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The Vault at PfaffsAn Archive of Art and Literature by the Bohemians of Antebellum New York
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Text for Page 121 [08-17-1861]

              112
	     Pine Pond again.
shine, went through a field or two into the
wood, where the pines and hemlocks, the maples
firs and varieties of oak-trees grew thick, and
the undergrowth was full of wild-flowers and blood-
red squaw-berries; as my companions designated 
them from their use by the Indians.   A descent of 
a sloping, wooded bank brought us to the margin
of the lake.          It looked perfectly familiar to me;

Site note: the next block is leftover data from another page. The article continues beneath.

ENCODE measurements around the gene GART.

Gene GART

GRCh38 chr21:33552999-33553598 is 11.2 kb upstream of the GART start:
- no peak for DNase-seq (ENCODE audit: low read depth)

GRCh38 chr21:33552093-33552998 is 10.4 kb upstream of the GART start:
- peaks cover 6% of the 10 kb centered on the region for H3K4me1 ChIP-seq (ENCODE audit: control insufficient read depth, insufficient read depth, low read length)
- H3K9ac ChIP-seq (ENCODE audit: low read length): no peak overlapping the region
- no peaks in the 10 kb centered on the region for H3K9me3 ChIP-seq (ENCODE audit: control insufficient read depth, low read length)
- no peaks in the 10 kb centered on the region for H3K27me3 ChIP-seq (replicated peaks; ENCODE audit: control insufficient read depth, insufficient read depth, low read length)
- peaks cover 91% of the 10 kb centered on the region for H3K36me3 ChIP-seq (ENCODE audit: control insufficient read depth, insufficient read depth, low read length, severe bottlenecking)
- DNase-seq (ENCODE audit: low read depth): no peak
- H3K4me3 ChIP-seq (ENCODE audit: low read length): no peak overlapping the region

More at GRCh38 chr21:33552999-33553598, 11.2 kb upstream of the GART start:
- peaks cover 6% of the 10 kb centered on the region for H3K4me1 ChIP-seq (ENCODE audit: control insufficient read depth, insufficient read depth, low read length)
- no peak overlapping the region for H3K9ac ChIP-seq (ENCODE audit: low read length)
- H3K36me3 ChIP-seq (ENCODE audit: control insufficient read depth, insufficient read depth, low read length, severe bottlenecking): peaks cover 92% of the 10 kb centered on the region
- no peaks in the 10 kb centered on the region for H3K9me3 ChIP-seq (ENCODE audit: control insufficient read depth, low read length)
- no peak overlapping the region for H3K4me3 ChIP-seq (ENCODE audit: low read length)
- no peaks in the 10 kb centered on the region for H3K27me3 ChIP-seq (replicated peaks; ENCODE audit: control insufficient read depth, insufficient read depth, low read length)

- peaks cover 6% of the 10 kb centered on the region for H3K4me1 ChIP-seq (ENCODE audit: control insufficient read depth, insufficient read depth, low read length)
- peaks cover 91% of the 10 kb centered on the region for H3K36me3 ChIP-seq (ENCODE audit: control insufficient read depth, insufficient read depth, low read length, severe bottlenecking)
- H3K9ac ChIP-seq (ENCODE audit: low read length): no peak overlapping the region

my visit three years ago might have been yester-
day, for all the change I saw.   The water-
lilies with their broad, green leaves and pure,
wan-like flowers; the half-submerged trees and 
driftwood; the mosses; the reeds, the rushes, near
the shore; the distant bank with its dead trees
sentinelling the green, glad
forest; the leaping, sparkling sunny water, with
its God-given wealth of color and beauty � I knew
and loved its every feature.       Meantime the mus-
kitoes bit us considerably.       We beheld our friends
in the distant boats and shouted to them, and after
due time they came, paddling up to us, in the same
old boats in use three years ago.   They had two of
them, two strangers on the lake occupying a third.
Robinson Smilie (on whom we called when going to
visit Arthur Tew) was of the party, the Tews and
George having taken him up by the way.  Then en-
sued a debate as to whom should re-enter the boats.               
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